Internet Marketing

The Myths of Website Referrals.

A few weeks ago on a Facebook Forum the issue was raised where an auctioneer was evaluating the effectiveness of advertising on a particular website. The comment came down to the fact that they watch their Google analytics every day and didn’t see many referrals from “XYZ” site.

There are two schools of thought on website advertising, and luckily the first one is drawing its last breaths.

Theory #1

If I only put a limited amount of information on the auction advertising websites, potential bidders will have to click though to my site. In theory it sounds good. But with the overwhelming majority of bidders, especially online only bidders searching for a specific item, they are not going to click through to your site to see If you have a 1959 Ford F100 Pickup truck in your estate auction. Local buyers for your company may click through to view the sale in its entirety because they are going anyway and give you a few referrals, but this isn’t the reason you are using supplemental online marketing.

But if the bidder comes to my site, I can get them on my email list or track them with Facebook Pixel. If you do some math and compare how many visitors to your site and the size of your email list, you will get an idea how many people want your emails, and that will be skewed to local buyers for sure. But if you take that number and times it by your email open rate, as little as 20-30%, you may realize that email lists may not be worth the ROI you are truly getting from it.

And as for the Facebook pixel, which is the game changer for small business marketing, most aggregators and bidding platforms allow you to place your Facebook pixel on their website alongside your content. Then you can track a reasonable percentage of people interested in your company and items regardless of the website it is hosted on. Some also allow you to add your Google Analytics tracking code so you can seamlessly track your true page view numbers to your sales.

Theory #2

If I put my entire listing on one of these websites, they wont come back to my site and learn about my company.  Reality check is bidders don’t care about your company until they have either bought something or have an issue. Either way they will find your website.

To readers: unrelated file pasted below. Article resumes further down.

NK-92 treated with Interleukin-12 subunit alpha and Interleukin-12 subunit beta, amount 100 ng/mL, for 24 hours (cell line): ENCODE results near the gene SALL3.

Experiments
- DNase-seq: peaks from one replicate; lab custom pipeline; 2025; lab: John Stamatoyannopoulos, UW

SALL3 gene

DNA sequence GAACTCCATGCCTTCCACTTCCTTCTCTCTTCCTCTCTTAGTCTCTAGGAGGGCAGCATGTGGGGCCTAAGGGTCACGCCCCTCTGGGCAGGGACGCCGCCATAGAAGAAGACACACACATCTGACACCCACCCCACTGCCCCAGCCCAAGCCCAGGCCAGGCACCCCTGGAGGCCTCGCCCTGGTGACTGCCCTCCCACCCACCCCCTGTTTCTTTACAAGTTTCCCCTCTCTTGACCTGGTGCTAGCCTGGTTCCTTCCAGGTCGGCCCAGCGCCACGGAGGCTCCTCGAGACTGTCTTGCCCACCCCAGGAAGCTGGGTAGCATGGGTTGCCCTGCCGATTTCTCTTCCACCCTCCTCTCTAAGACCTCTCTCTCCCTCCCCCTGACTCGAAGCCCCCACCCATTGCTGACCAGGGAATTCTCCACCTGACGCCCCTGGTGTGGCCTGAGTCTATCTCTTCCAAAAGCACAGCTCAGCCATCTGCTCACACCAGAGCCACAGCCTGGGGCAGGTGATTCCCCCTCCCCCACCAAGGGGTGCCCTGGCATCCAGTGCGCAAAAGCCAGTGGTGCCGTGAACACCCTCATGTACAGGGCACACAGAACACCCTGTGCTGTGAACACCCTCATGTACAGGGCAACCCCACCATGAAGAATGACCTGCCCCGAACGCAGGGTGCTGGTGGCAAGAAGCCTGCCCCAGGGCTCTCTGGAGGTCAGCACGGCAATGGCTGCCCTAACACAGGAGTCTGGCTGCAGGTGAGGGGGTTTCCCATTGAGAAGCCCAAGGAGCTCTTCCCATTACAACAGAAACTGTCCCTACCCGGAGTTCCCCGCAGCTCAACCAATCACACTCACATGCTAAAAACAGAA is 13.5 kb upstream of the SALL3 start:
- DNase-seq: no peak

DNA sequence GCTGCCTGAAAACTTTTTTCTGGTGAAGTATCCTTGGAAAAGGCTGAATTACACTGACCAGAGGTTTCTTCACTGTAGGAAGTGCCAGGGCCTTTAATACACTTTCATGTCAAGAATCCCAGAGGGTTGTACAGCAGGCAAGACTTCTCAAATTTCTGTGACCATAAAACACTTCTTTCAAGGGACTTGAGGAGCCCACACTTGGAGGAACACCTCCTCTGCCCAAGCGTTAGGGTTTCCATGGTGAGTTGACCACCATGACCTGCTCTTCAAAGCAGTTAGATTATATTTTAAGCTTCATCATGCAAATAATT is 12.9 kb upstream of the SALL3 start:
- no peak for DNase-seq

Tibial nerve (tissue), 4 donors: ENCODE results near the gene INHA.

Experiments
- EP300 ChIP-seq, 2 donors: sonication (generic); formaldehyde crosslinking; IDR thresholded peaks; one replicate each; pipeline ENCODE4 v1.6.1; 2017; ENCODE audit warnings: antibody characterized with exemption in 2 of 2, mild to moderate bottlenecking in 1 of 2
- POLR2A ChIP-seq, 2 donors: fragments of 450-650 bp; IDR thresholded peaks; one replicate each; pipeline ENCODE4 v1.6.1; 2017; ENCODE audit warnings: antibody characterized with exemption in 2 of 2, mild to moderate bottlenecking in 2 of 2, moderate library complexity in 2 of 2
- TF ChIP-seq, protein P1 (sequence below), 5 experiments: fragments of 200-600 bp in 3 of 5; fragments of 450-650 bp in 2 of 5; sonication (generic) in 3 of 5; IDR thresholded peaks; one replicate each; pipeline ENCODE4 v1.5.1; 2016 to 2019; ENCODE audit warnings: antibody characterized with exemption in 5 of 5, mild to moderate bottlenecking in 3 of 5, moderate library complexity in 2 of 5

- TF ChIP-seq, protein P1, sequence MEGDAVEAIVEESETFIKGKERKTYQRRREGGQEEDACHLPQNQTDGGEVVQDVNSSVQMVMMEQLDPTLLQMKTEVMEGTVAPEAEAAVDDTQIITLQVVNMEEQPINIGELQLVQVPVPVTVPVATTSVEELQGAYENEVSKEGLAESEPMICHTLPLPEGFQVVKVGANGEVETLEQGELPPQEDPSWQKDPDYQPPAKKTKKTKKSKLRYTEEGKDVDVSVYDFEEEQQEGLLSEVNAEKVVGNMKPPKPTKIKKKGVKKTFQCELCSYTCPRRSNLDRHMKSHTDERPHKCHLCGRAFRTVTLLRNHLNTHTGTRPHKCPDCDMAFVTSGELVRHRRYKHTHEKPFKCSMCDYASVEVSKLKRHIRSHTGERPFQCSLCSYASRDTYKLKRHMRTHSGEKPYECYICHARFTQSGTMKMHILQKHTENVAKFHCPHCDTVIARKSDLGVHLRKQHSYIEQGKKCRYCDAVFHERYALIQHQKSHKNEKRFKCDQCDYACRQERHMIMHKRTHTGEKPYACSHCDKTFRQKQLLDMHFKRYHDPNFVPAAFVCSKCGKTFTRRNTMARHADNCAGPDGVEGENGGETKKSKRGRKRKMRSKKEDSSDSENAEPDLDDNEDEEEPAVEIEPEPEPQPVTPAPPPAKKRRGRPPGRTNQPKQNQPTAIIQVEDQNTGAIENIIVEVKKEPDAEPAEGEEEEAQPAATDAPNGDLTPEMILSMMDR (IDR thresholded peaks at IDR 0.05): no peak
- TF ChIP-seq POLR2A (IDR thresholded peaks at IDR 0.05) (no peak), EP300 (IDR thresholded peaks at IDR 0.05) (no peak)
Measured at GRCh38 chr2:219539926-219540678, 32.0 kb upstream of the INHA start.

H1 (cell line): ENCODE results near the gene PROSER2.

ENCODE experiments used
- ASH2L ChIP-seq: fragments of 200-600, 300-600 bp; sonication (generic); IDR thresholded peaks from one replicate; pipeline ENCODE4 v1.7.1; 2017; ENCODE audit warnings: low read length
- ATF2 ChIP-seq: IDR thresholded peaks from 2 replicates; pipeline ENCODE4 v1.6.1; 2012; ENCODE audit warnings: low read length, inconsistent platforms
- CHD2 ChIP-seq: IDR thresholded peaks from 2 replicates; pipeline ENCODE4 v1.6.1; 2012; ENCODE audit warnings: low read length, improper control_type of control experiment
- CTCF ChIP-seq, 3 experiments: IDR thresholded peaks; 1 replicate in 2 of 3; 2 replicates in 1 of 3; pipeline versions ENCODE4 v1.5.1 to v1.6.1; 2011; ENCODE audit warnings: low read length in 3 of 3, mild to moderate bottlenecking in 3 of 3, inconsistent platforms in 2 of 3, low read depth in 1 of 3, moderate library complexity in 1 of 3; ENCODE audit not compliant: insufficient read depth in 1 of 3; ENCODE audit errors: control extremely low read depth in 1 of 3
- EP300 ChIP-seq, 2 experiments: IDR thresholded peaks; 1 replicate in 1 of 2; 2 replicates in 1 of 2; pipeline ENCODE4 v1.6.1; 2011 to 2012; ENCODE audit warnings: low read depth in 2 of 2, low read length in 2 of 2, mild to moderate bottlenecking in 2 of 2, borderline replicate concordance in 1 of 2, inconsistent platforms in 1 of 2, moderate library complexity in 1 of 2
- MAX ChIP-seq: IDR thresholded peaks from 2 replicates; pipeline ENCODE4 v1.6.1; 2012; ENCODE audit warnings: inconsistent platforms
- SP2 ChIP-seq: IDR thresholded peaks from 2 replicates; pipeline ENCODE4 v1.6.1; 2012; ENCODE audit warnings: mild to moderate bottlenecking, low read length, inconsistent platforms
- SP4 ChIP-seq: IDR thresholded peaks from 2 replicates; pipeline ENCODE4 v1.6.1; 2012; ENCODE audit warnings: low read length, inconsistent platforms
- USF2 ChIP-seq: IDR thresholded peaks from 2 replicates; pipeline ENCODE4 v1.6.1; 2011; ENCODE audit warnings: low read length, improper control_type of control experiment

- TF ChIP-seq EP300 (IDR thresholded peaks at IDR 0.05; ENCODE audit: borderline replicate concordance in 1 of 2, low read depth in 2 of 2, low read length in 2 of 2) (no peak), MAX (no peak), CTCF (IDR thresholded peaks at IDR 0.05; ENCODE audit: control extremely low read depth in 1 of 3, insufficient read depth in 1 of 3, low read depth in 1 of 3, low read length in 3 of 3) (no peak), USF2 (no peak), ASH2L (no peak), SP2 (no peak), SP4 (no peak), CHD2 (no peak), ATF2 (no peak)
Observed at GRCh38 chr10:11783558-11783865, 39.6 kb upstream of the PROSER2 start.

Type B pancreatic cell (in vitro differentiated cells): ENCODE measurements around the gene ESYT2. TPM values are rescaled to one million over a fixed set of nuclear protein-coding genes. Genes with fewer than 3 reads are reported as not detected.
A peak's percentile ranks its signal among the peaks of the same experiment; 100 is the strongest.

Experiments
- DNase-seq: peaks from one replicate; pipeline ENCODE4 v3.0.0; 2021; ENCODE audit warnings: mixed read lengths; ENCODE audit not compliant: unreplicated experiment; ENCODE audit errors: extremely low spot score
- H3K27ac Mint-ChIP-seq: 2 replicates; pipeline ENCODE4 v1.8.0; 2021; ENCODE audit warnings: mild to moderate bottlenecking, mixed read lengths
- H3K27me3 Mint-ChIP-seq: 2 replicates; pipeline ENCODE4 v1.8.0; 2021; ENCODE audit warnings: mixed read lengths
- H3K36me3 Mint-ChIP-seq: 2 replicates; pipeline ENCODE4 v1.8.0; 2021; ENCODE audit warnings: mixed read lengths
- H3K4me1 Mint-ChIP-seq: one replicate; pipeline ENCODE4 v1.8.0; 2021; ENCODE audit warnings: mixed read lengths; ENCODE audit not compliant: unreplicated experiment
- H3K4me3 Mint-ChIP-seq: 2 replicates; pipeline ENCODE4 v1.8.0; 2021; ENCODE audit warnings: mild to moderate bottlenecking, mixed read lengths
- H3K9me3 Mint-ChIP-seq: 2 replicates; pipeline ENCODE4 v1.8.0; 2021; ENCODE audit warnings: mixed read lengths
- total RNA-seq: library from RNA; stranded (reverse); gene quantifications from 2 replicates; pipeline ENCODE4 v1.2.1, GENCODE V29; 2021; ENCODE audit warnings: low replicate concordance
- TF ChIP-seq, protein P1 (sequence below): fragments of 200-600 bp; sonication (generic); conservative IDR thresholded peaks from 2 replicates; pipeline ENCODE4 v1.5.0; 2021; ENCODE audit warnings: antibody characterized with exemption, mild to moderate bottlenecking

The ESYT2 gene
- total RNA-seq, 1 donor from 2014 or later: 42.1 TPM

Bidders are potential buyers, but only if they know you have an item for sale. Posting your entire catalog on an aggregate auction advertiser helps in many ways. The biggest win is bidders searching the website for a specific item and finding that you have the exact item upcoming out of thousands of auction companies listing their sales. If you have done a  good job of listing the 5W’s the buyer wont go to your website for more information, they will simply go to your sale and buy the item, maybe without you even knowing how they got there.

And if your listing is actually an online catalog supplied by a bidding platform that is item linked, they will go directly there rather than to your own unique website. We have had many auctioneers and bidding platforms tell us that network is consistently sending the highest referrals directly to their items.

Aggregate advertisers drive bidders to the sale, online which is trackable, and live which isn’t.

Both these theories have an old school comparison in the print world. Auctioneers that place two page ads listing as many items as possible should get more traction from that ad as compared to the auctioneer that places a quarter page ad which in reality is nothing more than a call to action to visit their own website.  It is the cost of the ads that have driven advertisers away from the large spreads, but online their is no space vs cost limitation, every sale can be a 10 page catalog.

The Intangibles about Google and SEO (Search Engine Optimization)

Google drives traffic, and we always have to play by their rules.  Every auctioneer wants to have their company and their items listed first when you search. But with only 10+/- spots available on the first page , many of which are paid for, how does an individual auction company compete? Simply by having their listings and company name associated with a reputable aggregate site. When you are trying to compete with literally  thousands of other companies for the search term “auction” you need all the help you can get. Because the chances of your website rising to the top are somewhere between slim and none. Aggregate websites with decades of track record will get thousands or tens of thousands  of Google referrers every day and some of them will be to your auction.

Some auctioneers with a deep understanding of SEO feel the link value from being listed on an aggregator can be worth their membership every year. Surprisingly getting bidders to their sales is second on their priority list.  They are playing the long game of doing every little thing to improve their own website so it ranks higher than yours for local searches in Google.

Ultimately all advertising has to work, but being able to fully understand how it is working is just as important.

Dwayne Leslie

President & CEO

Global Auction Guide Media Group